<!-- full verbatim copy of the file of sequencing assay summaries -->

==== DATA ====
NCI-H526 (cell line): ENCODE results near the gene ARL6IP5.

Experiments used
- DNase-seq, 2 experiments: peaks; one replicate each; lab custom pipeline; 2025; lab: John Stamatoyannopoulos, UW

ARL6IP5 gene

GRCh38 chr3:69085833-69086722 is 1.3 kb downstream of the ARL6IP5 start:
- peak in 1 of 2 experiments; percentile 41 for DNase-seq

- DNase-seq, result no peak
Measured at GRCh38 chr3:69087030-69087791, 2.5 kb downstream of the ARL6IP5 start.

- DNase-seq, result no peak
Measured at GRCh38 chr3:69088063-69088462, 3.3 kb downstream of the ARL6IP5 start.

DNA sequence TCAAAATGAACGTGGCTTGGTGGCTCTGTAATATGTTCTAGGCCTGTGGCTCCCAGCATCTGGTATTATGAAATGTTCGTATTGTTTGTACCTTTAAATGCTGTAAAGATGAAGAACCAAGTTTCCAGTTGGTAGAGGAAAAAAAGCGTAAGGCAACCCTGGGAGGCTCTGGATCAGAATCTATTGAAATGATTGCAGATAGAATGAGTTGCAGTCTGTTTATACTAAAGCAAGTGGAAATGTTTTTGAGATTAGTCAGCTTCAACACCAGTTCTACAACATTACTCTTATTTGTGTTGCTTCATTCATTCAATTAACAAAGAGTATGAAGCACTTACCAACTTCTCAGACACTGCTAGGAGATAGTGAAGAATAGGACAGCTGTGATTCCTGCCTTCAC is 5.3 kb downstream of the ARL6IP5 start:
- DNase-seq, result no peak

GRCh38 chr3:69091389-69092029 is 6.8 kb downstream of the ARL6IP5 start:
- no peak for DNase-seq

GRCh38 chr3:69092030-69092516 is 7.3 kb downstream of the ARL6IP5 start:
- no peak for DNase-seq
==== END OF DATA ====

NCI-H526 (cell line): ENCODE results near the gene ARL6IP5.

Experiments used
- DNase-seq, 2 experiments: peaks; one replicate each; lab custom pipeline; 2025; lab: John Stamatoyannopoulos, UW

ARL6IP5 gene

GRCh38 chr3:69085833-69086722 is 1.3 kb downstream of the ARL6IP5 start:
- peak in 1 of 2 experiments; percentile 41 for DNase-seq

- DNase-seq, result no peak
Measured at GRCh38 chr3:69087030-69087791, 2.5 kb downstream of the ARL6IP5 start.

- DNase-seq, result no peak
Measured at GRCh38 chr3:69088063-69088462, 3.3 kb downstream of the ARL6IP5 start.

DNA sequence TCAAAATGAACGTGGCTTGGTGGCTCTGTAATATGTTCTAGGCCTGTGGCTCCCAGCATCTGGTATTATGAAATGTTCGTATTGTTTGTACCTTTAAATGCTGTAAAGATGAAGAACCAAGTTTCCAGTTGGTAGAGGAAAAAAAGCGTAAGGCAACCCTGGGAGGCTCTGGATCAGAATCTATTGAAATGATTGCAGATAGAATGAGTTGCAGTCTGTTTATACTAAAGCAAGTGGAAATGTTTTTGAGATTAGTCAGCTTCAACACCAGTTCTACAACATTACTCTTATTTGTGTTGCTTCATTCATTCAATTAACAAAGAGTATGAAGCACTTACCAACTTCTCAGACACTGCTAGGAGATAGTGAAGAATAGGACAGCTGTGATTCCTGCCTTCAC is 5.3 kb downstream of the ARL6IP5 start:
- DNase-seq, result no peak

GRCh38 chr3:69091389-69092029 is 6.8 kb downstream of the ARL6IP5 start:
- no peak for DNase-seq

GRCh38 chr3:69092030-69092516 is 7.3 kb downstream of the ARL6IP5 start:
- no peak for DNase-seq